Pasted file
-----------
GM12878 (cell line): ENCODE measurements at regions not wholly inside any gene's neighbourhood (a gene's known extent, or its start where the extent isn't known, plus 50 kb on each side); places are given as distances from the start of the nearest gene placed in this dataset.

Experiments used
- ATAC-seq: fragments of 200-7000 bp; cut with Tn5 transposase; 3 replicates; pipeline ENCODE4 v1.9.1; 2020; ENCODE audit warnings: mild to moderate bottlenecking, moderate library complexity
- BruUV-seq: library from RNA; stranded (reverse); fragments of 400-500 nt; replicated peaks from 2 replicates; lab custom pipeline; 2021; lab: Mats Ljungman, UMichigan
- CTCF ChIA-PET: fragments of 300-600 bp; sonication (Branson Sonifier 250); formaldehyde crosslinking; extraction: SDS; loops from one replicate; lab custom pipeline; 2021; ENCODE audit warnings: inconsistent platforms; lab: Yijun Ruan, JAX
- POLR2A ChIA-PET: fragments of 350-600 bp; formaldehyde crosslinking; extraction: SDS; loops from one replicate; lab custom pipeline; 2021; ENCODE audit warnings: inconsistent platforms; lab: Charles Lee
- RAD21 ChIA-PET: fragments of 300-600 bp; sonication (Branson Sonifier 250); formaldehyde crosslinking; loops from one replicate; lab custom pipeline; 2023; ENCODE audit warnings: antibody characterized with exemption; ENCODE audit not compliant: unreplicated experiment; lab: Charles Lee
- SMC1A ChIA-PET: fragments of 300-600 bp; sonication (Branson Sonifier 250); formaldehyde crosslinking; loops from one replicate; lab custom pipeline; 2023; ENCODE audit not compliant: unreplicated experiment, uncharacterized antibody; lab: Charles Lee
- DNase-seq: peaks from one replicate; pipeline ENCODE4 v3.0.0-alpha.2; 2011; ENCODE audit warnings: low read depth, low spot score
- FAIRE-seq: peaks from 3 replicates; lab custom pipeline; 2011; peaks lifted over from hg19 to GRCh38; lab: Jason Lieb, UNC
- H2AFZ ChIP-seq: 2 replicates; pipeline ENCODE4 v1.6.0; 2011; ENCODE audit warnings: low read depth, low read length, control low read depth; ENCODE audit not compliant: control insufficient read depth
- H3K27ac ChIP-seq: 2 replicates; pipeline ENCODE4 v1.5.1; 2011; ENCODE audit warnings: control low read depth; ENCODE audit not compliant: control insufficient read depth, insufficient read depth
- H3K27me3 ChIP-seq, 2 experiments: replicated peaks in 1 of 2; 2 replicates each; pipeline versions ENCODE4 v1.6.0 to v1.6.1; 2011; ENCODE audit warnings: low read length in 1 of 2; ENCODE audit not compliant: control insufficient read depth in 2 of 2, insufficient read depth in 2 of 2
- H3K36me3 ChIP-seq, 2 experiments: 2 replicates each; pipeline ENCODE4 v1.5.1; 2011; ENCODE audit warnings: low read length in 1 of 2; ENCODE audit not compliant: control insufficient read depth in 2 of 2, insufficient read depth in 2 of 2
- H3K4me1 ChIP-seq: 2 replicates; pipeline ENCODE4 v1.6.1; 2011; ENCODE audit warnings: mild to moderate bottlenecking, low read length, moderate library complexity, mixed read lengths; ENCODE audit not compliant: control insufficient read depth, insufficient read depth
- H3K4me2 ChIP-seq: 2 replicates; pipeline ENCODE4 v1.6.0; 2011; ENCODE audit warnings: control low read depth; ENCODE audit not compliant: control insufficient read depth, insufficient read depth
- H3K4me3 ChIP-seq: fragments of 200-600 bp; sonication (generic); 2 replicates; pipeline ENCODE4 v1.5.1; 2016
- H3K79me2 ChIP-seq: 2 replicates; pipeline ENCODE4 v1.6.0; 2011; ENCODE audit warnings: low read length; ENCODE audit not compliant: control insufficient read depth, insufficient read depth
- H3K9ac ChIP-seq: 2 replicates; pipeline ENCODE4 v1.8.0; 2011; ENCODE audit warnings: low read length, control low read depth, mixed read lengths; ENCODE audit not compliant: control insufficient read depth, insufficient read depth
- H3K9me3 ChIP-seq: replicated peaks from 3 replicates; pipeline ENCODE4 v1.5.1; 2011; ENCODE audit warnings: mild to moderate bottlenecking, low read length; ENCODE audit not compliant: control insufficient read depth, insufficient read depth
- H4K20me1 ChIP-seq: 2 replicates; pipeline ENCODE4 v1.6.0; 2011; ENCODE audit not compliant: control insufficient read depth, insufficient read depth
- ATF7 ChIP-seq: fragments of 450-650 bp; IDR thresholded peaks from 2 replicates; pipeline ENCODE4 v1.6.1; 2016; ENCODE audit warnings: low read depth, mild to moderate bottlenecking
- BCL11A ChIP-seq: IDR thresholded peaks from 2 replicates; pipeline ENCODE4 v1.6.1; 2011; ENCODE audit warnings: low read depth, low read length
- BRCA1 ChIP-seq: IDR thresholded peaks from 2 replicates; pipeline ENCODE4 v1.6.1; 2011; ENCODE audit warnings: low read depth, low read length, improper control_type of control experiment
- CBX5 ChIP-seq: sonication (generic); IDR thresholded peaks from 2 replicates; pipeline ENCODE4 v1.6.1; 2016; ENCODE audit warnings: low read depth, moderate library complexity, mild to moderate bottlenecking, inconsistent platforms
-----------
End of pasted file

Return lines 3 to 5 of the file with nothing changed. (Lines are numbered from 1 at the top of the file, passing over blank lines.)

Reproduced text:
- ATAC-seq: fragments of 200-7000 bp; cut with Tn5 transposase; 3 replicates; pipeline ENCODE4 v1.9.1; 2020; ENCODE audit warnings: mild to moderate bottlenecking, moderate library complexity
- BruUV-seq: library from RNA; stranded (reverse); fragments of 400-500 nt; replicated peaks from 2 replicates; lab custom pipeline; 2021; lab: Mats Ljungman, UMichigan
- CTCF ChIA-PET: fragments of 300-600 bp; sonication (Branson Sonifier 250); formaldehyde crosslinking; extraction: SDS; loops from one replicate; lab custom pipeline; 2021; ENCODE audit warnings: inconsistent platforms; lab: Yijun Ruan, JAX